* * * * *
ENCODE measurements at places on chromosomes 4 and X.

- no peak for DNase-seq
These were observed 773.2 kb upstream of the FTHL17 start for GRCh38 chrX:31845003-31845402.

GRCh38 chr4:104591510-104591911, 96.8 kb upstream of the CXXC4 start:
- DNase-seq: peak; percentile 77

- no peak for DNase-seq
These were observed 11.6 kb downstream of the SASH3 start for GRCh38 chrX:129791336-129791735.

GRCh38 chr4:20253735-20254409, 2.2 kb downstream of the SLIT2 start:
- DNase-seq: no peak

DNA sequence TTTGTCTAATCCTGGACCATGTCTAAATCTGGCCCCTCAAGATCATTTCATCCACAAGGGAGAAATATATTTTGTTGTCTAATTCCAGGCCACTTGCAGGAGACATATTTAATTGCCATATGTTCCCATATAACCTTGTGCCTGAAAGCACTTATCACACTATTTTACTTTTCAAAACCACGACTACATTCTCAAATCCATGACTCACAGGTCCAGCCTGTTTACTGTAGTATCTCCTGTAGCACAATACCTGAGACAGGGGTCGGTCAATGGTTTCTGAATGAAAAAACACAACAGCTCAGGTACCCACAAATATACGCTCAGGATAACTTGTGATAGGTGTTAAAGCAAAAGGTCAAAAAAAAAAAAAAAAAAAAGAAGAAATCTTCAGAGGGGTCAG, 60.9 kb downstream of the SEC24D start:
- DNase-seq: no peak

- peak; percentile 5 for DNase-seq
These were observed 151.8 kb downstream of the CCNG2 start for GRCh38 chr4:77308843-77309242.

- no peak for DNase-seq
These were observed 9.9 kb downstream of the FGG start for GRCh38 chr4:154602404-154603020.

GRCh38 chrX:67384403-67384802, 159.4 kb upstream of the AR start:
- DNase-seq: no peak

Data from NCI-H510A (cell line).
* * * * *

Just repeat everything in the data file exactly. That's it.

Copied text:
ENCODE measurements at places on chromosomes 4 and X.

- no peak for DNase-seq
These were observed 773.2 kb upstream of the FTHL17 start for GRCh38 chrX:31845003-31845402.

GRCh38 chr4:104591510-104591911, 96.8 kb upstream of the CXXC4 start:
- DNase-seq: peak; percentile 77

- no peak for DNase-seq
These were observed 11.6 kb downstream of the SASH3 start for GRCh38 chrX:129791336-129791735.

GRCh38 chr4:20253735-20254409, 2.2 kb downstream of the SLIT2 start:
- DNase-seq: no peak

DNA sequence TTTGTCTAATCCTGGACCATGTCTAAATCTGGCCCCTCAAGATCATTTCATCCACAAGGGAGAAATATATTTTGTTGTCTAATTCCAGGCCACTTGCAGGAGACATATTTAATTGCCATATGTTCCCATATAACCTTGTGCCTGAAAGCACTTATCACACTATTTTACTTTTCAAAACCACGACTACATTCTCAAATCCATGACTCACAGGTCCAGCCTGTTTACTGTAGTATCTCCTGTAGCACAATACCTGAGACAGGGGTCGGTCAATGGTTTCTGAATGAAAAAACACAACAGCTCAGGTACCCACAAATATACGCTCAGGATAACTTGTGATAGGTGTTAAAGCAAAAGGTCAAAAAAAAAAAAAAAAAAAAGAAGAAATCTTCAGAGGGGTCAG, 60.9 kb downstream of the SEC24D start:
- DNase-seq: no peak

- peak; percentile 5 for DNase-seq
These were observed 151.8 kb downstream of the CCNG2 start for GRCh38 chr4:77308843-77309242.

- no peak for DNase-seq
These were observed 9.9 kb downstream of the FGG start for GRCh38 chr4:154602404-154603020.

GRCh38 chrX:67384403-67384802, 159.4 kb upstream of the AR start:
- DNase-seq: no peak

Data from NCI-H510A (cell line).